Like everyone else who read the book, I totally fell in love with the idea of minimalist or barefoot running.  Inspired by stories of Kenyan children covering miles to and from school every morning unshod, or the Tarahuma in Mexico travelling up and down mountains in their huarches, I decided that here was the solution to the knee problems that had been plaguing my running career.  This was the right way to run.  I could become one with the trails I ran on.  I could re-discover the joy of feet and road and freedom, without all the modern paraphernalia of motion control, air cushioning, torsion bars and who knows what else.


I’ve had mixed results.

As it happened, I still completely believe that this is the right way to run.  As a result of reading this book, and my painful experiences last year, I re-engineered my gait, and adopted the minimalist philosophy.  And it worked – this year I completed my first ever ultra-marathon wearing just a pair of sandals.

Tracing out my feet

But that wasn’t enough for me.  Oh no.  I decided to go one step further, and make myself a pair of huarches.  These are nothing more than a few millimetres of rubber sole tied on to your feet with a length of cord.

The soles after cutting

A kit from invisibleshoe.com cost me a mere $26, the cheapest pair of shoes I’d ever bought.  And I had the fun of making them myself – tracing out my foot on a sheet of paper, cutting out the soles, and threading the cord.

The finished product


And then I discovered something that wasn’t mentioned in Born to Run.

These shoes will challenge your feet like nothing ever has. Thirty years of running in padding, supported running shoes with thick heels, or even in regular sandals, had in no way prepared me for the abuse my feet were about to take.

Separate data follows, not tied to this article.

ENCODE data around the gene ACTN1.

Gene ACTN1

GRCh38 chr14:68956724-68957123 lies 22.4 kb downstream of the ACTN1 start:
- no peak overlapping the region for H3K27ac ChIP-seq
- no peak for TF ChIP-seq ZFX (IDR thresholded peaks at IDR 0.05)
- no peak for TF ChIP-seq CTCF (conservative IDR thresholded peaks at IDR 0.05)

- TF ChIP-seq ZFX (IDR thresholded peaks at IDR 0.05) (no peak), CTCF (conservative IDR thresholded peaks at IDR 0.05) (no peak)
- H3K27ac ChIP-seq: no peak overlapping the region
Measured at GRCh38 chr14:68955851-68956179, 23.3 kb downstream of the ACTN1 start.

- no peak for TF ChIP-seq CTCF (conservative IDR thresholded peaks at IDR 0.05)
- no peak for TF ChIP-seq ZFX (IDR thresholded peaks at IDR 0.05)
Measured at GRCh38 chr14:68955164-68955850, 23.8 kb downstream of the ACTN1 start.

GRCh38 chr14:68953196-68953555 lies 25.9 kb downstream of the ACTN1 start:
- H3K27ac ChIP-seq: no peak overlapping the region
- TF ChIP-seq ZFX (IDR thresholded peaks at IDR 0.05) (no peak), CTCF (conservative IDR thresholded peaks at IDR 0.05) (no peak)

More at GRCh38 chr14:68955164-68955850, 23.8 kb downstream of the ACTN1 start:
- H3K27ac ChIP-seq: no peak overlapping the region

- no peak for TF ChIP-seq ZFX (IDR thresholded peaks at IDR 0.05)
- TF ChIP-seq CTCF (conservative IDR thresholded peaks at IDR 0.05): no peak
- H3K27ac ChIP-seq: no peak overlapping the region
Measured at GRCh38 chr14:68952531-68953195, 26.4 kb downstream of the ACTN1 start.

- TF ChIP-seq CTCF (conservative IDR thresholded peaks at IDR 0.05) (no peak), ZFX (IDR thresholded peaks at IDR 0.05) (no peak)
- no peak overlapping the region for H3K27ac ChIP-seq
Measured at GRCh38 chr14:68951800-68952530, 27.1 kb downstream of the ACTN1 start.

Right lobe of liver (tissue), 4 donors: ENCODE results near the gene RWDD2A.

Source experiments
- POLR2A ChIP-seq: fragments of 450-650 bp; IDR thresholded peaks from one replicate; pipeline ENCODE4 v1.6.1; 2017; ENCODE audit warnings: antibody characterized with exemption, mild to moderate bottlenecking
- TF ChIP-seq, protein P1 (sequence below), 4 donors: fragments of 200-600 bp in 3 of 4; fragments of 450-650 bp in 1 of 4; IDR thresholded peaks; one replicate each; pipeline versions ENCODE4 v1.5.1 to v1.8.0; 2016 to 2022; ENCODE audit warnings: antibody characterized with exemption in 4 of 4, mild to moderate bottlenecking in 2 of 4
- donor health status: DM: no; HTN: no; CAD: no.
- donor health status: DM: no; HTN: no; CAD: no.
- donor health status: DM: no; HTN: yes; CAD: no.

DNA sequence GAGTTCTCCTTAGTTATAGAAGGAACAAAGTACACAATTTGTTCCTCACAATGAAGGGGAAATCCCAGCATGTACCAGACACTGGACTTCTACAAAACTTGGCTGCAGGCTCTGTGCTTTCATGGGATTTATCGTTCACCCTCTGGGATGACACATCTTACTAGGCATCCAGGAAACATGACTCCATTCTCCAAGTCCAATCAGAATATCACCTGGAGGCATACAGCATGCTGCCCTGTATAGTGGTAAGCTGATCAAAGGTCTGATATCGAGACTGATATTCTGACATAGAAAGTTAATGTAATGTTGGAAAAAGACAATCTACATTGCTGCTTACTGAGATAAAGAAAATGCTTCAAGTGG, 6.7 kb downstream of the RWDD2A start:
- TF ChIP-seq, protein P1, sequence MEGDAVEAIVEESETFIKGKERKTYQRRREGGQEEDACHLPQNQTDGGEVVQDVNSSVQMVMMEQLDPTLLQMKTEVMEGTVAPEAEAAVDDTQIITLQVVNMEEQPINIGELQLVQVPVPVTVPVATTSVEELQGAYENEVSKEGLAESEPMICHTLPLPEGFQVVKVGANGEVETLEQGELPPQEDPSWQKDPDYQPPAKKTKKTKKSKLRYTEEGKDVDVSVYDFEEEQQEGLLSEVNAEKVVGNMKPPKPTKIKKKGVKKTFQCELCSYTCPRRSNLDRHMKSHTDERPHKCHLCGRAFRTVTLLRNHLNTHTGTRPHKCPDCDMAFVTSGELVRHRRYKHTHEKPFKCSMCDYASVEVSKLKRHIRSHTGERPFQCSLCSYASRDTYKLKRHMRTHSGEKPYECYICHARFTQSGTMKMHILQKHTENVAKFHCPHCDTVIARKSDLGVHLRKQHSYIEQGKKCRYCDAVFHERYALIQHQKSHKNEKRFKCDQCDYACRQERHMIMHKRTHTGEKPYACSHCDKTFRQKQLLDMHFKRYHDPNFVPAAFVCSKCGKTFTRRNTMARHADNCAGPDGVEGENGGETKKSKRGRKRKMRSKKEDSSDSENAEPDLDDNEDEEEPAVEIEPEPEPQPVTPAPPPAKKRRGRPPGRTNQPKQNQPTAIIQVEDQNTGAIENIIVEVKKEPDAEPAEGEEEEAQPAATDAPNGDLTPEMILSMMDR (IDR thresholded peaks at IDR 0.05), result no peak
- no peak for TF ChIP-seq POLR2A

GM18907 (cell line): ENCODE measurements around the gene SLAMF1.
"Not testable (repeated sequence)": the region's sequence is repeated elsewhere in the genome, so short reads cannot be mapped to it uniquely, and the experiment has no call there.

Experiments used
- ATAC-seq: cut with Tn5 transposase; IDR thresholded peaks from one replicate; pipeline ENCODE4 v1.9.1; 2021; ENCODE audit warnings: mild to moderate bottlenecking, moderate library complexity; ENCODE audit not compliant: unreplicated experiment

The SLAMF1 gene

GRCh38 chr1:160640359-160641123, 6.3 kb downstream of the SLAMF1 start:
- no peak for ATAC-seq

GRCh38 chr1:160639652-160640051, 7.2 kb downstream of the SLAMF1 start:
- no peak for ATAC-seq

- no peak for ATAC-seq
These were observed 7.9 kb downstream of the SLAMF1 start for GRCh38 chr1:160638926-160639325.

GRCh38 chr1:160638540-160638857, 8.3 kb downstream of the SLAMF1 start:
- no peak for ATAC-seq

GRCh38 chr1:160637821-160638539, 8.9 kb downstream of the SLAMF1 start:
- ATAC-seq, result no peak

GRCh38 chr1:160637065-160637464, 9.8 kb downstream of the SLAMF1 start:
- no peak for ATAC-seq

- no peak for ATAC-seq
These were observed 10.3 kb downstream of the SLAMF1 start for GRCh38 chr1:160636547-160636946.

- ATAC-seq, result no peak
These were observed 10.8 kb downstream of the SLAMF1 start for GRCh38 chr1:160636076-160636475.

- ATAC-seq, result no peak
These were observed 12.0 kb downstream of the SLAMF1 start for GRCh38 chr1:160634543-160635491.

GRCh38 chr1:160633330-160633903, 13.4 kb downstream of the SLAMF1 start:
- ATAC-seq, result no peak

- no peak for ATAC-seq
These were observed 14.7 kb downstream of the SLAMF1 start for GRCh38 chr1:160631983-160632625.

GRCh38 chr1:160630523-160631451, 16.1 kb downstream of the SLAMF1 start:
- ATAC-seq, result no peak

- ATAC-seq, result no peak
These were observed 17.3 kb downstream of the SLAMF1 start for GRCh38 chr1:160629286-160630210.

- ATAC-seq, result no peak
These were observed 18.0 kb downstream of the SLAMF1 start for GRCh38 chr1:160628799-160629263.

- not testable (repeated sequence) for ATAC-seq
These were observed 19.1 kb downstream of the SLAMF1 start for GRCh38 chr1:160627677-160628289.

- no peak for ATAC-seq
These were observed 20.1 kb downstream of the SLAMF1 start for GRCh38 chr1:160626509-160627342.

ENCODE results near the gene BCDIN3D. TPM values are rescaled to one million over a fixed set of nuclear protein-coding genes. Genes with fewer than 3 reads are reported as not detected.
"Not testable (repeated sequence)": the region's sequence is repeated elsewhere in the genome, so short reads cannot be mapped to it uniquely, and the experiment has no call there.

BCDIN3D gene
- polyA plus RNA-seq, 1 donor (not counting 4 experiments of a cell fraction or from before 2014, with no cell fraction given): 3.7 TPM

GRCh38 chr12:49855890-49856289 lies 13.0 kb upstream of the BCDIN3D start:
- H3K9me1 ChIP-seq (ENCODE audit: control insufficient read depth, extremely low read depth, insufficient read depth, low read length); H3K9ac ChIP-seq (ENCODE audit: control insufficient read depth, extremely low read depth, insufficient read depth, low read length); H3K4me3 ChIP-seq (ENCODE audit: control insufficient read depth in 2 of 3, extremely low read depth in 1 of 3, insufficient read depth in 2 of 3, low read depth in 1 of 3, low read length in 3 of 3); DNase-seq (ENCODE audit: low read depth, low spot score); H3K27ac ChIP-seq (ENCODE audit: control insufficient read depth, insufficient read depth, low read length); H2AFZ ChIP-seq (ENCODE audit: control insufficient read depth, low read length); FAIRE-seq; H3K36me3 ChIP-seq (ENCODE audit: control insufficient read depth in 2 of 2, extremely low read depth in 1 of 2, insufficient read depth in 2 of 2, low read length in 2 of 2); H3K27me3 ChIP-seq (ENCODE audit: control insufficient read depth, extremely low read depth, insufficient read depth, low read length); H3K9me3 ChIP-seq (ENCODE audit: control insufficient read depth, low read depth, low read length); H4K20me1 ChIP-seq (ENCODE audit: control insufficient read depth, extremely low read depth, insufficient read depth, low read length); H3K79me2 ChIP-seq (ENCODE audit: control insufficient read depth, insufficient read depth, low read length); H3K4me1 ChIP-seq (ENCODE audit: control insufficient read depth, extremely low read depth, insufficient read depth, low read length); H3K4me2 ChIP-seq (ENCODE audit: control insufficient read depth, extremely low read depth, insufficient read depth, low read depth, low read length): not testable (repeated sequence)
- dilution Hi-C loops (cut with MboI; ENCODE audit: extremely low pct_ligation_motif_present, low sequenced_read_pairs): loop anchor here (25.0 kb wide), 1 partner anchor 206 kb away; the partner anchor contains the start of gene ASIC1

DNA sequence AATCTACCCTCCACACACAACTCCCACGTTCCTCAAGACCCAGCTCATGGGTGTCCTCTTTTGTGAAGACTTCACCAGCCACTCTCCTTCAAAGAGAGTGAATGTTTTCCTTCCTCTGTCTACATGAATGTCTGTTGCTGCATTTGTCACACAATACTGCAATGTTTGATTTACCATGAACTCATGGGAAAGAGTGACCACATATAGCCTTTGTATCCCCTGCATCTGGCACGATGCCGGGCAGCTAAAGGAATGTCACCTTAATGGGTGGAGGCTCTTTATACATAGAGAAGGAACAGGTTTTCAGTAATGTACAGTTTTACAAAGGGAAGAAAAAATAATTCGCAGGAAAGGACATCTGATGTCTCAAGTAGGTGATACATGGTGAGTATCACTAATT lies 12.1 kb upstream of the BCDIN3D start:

I’m quite capable of running a half-marathon before breakfast.  But my first run in these gave me huge blisters on my toes that took weeks to heal.

These huaraches bite!

Once the first set of blisters healed, I tried them again.  A little trail run down to the lake and back.  This gave me a completely new set of blisters, on my heels this time.

So, back to other shoes for a few more weeks.  Then, last Wednesday I went out for a little hill training with the folks at the Running Room.  I didn’t get blisters that time.  I got tendonitis in my heel, instead.

There’s a reason for this.  Modern running shoes have a big cushion in the heel that is designed to absorb energy on impact and return it on push-off.  But our bodies already have a mechanism to perform this action – it’s the muscles in our calves.  But if we don’t train it, and then suddenly ask it to support us as we run uphill on our toes, it’s not surprising that it complains.

So, here I am, sitting with an ice-pack strapped to my ankle and wondering how I can train for Ironman Muskoka when I can’t walk without limping.

But I’m not complaining.  I still believe that our bodies are designed to run, and that it’s worth working with our natural biomechanics rather than fighting against them.  But we must do this with a certain degree of humility!   Our bodies are amazing things that can adapt to incredible demands, but we must approach this kind of training with caution and patience.